As another generation faces the realities of post-college life, there seems to be considerable analysis going on about the realities of growing and sustaining friendships once adulthood and Life get in the way. Beyond Oprah and Iyanla, that is.
The 2011 book, MWF Seeking BFF, chronicled one woman’s search for girlfriends after reIocating to Chicago. The workplace is not the guaranteed source of friendships that it used to be, it seems. Unstability, competition and mistrust all contribute. Geography plays a big role, not only because friends are scattered across the country and around the globe. Even living in the same city, divisions of East Side or West Side, island or midtown, suburban or urban can become easy excuses to keep apart.
Sometimes, deliberately, friendships develop to fulfill only specific needs. One friend for jogging, perhaps, and another to take to the wine bars. If it feels like separate silos instead of one-size-fits-all, it is. Silos are easier to find.
In a recent piece titled “Friends of a Certain Age,” NY Times writer Alex Williams noted that “once people start coupling up, the challenges only increase.” The result is that while 2 women may connect well with each other, the introduction of the menfolk can lead to a failed double date. (The reverse is can be equally chilling, when you disappoint your partner by not clicking with his friend’s mate.) Mr. Williams calls this “Friendship Stage 3”, and it probably feels familiar to most people. It certainly does for me.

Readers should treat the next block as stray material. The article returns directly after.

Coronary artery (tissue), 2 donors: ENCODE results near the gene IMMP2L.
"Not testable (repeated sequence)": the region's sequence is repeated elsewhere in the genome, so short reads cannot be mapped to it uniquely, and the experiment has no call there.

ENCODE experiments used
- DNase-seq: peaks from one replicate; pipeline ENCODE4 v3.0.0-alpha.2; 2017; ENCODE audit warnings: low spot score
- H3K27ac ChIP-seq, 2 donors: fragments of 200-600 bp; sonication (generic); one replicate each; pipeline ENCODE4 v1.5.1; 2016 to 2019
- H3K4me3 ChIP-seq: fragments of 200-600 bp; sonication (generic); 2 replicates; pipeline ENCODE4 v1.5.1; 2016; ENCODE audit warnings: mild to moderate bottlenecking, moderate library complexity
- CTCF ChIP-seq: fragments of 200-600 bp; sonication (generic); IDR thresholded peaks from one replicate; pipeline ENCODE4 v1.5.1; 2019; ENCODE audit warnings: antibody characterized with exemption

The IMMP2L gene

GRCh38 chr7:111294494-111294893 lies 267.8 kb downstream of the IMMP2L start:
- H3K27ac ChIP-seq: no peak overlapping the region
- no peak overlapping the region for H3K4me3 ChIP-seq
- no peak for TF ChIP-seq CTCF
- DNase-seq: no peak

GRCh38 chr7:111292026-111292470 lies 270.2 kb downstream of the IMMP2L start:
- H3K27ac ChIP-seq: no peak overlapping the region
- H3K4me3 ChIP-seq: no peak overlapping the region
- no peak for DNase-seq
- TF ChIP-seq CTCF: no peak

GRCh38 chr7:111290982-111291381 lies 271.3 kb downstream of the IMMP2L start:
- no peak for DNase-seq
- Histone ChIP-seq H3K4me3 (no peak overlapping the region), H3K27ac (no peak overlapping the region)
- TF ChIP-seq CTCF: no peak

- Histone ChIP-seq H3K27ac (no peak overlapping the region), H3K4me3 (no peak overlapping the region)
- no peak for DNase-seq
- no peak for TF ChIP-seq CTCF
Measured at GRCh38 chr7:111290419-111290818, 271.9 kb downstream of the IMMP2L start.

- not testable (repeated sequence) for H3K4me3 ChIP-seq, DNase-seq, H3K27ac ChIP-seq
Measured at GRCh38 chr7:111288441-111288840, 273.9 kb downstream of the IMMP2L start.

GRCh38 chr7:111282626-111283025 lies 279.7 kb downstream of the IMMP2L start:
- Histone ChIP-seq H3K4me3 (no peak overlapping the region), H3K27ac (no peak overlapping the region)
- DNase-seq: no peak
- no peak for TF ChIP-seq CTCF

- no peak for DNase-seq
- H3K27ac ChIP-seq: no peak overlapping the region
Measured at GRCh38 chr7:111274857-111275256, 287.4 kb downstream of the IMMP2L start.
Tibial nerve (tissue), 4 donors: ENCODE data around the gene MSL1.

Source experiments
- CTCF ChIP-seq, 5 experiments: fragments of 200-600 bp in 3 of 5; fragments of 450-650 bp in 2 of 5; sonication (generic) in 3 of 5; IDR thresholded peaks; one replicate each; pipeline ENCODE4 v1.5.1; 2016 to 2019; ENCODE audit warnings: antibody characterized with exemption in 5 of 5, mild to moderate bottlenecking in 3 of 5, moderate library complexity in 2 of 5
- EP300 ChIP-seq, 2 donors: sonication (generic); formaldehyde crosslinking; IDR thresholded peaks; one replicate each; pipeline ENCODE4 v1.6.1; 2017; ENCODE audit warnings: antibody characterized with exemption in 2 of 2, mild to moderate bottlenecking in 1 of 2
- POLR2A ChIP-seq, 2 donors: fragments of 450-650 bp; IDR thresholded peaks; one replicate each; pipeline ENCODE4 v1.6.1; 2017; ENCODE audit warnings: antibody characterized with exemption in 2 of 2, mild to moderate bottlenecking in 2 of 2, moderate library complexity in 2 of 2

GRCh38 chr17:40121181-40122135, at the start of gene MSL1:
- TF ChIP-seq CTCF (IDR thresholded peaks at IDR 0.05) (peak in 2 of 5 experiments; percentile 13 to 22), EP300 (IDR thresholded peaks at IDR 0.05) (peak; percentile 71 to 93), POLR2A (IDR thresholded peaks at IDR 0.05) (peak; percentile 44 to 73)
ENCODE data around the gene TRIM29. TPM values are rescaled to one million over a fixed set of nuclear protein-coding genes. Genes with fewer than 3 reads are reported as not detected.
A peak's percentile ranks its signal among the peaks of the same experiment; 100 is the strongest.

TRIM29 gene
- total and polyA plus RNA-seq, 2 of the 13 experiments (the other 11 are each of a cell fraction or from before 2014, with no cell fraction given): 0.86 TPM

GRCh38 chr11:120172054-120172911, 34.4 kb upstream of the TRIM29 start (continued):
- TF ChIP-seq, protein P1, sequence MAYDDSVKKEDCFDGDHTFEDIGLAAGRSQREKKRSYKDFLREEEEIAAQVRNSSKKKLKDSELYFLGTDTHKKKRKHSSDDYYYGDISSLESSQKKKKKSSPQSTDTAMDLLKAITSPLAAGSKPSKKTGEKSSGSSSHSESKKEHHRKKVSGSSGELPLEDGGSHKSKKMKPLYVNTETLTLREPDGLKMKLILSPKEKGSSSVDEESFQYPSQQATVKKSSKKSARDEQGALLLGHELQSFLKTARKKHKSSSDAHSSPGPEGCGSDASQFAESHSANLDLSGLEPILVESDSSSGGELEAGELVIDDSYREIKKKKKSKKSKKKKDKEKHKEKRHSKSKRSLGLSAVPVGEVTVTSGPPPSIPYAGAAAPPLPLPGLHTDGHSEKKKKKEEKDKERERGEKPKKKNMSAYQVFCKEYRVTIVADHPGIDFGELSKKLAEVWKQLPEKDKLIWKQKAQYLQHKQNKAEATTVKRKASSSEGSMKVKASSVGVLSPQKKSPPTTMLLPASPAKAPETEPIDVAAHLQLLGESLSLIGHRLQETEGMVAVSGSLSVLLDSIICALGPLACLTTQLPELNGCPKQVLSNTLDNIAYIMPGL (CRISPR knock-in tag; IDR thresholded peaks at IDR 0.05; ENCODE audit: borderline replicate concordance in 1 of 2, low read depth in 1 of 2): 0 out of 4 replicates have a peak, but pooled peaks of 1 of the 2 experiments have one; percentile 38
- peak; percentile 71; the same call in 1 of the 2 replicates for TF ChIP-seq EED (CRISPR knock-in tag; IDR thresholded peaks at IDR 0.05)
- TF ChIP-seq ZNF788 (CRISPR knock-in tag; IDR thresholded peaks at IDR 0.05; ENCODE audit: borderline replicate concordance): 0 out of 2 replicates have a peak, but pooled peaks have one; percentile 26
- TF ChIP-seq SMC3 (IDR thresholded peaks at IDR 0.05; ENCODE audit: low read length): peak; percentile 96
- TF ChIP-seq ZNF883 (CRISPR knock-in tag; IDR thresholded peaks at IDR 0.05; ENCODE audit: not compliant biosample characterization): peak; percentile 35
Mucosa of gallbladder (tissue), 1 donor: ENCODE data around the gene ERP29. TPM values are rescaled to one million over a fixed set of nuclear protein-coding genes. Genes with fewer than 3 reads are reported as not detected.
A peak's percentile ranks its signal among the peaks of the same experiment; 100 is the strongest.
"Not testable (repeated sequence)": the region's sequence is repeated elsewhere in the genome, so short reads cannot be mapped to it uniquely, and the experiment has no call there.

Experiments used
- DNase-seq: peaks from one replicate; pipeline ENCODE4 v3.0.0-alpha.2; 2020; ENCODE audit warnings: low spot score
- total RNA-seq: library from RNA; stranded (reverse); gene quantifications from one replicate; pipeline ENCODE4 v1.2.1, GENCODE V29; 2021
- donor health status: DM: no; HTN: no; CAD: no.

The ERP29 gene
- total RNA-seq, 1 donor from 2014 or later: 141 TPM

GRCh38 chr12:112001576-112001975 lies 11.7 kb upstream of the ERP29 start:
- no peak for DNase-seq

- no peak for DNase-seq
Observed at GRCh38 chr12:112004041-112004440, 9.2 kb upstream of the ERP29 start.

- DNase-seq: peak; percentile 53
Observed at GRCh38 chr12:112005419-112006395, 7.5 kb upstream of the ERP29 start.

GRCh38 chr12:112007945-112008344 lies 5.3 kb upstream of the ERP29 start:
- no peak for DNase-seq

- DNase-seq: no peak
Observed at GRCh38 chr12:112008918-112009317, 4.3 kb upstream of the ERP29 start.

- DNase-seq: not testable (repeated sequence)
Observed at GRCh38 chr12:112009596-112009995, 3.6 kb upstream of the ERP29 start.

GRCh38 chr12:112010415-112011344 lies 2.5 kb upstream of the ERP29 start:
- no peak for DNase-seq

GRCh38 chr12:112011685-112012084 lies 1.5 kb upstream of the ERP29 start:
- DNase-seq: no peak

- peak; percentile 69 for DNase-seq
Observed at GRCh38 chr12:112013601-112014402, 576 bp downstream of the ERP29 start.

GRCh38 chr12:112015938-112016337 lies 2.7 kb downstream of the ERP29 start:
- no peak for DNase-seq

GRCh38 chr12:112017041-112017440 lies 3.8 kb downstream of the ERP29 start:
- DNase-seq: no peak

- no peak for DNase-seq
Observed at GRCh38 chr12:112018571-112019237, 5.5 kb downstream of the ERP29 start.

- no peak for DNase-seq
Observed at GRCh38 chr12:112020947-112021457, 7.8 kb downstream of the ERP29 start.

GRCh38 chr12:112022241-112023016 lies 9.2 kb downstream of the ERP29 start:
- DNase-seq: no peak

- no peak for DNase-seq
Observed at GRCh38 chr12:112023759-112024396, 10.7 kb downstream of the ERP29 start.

“Stage 4,” according to Mr. Williams, is when “the kids get along, so the parents have to as well.” These hookups may not be the bonded best-bud links of your dreams, but they suffice. Women without children, however, move to what I’ll call Stage 4A, working to remain in sync with a friend as the other’s parenthood takes root. As for making new friendships with established Moms, the lifestyle differences can be a bump in the road. Sometimes it’s a big bump. No guilt or fingerpointing. It is what it is, as they say.
(Women volunteer so much info to me these days that I know it’s a mistake to predict what causes friendship hiccups. I just met a woman whose overtired Momfriend accused her of being “too cute” to hang out with her when her husband was around.)
I’m frankly envious of the unspoken connection mothers share with one another. Sometimes it pops and sparks like static electricity with a simple, “And, how old are your kids?” When Momfriends complain about how they hate PTA meetings and despise Saturday morning soccer, I remind them of the friendships, or at the very least, relationships, that they’ve built in those settings. NotMoms generally go to the grocery store or the gynecologist’s office to be in the company of that many women.
As for the Net’s potential for rekindling old friendships, I can testify that there’s one ending to the story we rarely consider: Perhaps the other person doesn’t want to be found. In an earlier post, I described my own frustration trying to locate Jan, someone I lost touch with during high school.
Wouldn’t you know! A Patch reader took on my search and found contact info for Jan’s mother. From her I acquired Jan’s number, but it’s been weeks and Jan’s yet to return my call. At least the mystery is solved, though, so that’s something.
Women are meant to be social, and living without friends is unacceptable. Enter the Internet once more. In 2008, a Denver woman wondered why she couldn’t find girlfriends the same way Match.com finds dates. Her solution: SocialJane.com. Post a profile and search the database. From online dating to online friend-finding. Not such a leap.